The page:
There are already indications that this is occurring. A list of energy sector projects was presented by Pacific island governments at the Pacific Energy Summit in March 2013. Although not comprehensive, it provides insights into the priorities of governments. Projects that expand access to modern energy services (including electricity) accounted for just 4 per cent of the total value of projects on the list. 

The reasons for limited progress in widening access to electricity are broader, of course. One important factor is the way in which existing subsidies – both explicit and hidden – are spent. The bulk of subsidies are currently directed toward maintaining low residential electricity prices – primarily for urban electricity grids. These subsidies can take the form of funding support for power utilities, tax breaks and loan guarantees. What this means is that subsidies are directed toward maintaining low prices for households that already have access to electricity, not for widening access to electricity. 

A related issue is the common practice of cross-subsidisation through a uniform electricity price (or tariff). Cross-subsidisation has the effect of limiting the extension of electricity grids into rural areas, as the cost for the power utility of supplying a rural household may exceed the uniform electricity tariff. This means that the electricity utility has no commercial incentive to extend the electricity grid – even where upfront costs are subsidised by government.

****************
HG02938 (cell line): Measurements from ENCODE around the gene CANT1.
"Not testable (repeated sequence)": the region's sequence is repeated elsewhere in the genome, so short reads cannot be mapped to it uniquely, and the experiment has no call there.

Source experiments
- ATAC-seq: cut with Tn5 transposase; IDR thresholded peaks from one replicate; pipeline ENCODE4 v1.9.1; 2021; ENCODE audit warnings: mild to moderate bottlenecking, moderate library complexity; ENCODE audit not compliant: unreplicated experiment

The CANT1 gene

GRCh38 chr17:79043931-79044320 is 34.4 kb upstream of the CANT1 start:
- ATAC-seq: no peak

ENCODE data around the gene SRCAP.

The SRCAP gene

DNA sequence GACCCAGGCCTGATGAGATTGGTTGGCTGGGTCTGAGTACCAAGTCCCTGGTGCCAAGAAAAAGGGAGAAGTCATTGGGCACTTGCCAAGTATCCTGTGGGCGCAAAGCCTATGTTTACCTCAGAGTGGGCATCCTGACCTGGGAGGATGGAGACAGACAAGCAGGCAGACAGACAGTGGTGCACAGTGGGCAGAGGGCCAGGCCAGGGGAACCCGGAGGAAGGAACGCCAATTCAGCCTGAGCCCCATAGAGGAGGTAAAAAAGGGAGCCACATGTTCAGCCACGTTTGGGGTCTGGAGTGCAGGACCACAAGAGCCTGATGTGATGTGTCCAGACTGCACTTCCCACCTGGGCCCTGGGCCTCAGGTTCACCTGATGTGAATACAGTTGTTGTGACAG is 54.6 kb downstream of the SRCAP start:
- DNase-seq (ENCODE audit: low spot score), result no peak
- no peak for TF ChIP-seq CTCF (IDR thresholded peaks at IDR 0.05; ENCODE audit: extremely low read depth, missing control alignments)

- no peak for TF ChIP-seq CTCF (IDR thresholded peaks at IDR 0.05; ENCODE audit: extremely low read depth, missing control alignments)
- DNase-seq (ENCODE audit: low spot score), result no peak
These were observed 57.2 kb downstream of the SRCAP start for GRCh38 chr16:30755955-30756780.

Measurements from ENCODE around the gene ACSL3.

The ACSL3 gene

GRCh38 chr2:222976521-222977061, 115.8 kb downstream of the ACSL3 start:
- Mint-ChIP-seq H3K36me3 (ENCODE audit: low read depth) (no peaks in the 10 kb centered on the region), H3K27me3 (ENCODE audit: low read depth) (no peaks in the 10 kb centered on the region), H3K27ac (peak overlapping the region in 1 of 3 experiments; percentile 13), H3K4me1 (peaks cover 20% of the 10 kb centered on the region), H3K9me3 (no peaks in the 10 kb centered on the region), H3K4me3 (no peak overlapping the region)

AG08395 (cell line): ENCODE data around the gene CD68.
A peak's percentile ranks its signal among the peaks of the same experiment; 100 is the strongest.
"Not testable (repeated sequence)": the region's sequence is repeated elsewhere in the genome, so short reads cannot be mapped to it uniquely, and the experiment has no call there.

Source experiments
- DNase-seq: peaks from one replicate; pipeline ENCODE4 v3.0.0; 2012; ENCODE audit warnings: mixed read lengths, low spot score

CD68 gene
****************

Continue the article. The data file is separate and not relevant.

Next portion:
Incentive problems are not only the result of cross-subsidisation. An article in the March 2013 ADB Pacific Economic Monitor suggests that there are six Pacific power utilities that make a loss on every unit of power that they sell. Regulatory reform by Pacific Island governments is required to address such issues. 

But what about rural electrification in areas where the electricity grid will never extend? The geography and population distribution of countries like PNG, Solomon Islands, Vanuatu, FSM and Kiribati makes crucial the installation of isolated, off-grid systems like village-based diesel generators or solar home systems. Yet again, subsidies directed toward electricity consumption in urban areas far outstrip government funding for installation of such systems. 

These priorities should be reversed. Increased funding needs to be directed towards rural electrification using off-grid systems, and at the same time, universal subsidies for power consumption among (primarily) urban households should be abolished and replaced by lifeline tariffs that protect low income households. Institutional arrangements that facilitate the maintenance of off-grid systems are also important. 

Establishing such arrangements has historically been a challenge in the region. Innovative programmes in other parts of the world, like the establishment of concessions where a private company or large-scale community cooperative manages off-grid systems, have achieved considerable success. It is time the use of such approaches was explored in the Pacific.


SUN-CONNECT News 2014 | Matthew Dornan is a Research Fellow in the Development Policy Centre at the Australian National University. Source: ISLANDS BUSINESS